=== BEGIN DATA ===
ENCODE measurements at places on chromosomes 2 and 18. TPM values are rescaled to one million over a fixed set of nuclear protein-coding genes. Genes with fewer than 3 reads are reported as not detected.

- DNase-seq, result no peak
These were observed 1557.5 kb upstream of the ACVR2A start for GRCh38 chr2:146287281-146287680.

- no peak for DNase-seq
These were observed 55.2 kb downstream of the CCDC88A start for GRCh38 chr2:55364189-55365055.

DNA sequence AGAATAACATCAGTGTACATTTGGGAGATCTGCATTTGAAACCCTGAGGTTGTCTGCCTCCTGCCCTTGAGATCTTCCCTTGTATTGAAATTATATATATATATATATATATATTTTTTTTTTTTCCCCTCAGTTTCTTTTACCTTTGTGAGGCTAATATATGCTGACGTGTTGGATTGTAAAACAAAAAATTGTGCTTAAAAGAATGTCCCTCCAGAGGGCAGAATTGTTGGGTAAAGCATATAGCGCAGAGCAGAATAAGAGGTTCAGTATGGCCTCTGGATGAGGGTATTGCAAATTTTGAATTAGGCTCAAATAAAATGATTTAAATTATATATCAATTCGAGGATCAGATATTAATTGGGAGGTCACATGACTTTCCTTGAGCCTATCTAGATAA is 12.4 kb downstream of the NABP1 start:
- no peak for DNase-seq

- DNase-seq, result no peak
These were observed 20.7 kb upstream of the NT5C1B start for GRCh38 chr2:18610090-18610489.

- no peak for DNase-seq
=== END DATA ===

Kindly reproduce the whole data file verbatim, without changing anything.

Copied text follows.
ENCODE measurements at places on chromosomes 2 and 18. TPM values are rescaled to one million over a fixed set of nuclear protein-coding genes. Genes with fewer than 3 reads are reported as not detected.

- DNase-seq, result no peak
These were observed 1557.5 kb upstream of the ACVR2A start for GRCh38 chr2:146287281-146287680.

- no peak for DNase-seq
These were observed 55.2 kb downstream of the CCDC88A start for GRCh38 chr2:55364189-55365055.

DNA sequence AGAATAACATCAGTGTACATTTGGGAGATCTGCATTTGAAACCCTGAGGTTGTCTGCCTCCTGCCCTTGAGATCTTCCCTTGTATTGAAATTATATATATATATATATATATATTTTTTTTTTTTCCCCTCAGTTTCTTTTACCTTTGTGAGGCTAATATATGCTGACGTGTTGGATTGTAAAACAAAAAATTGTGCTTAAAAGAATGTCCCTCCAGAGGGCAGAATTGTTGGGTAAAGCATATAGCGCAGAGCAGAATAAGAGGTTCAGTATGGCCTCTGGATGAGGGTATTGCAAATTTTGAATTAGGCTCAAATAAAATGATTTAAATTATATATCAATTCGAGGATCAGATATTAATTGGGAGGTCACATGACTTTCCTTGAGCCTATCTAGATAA is 12.4 kb downstream of the NABP1 start:
- no peak for DNase-seq

- DNase-seq, result no peak
These were observed 20.7 kb upstream of the NT5C1B start for GRCh38 chr2:18610090-18610489.

- no peak for DNase-seq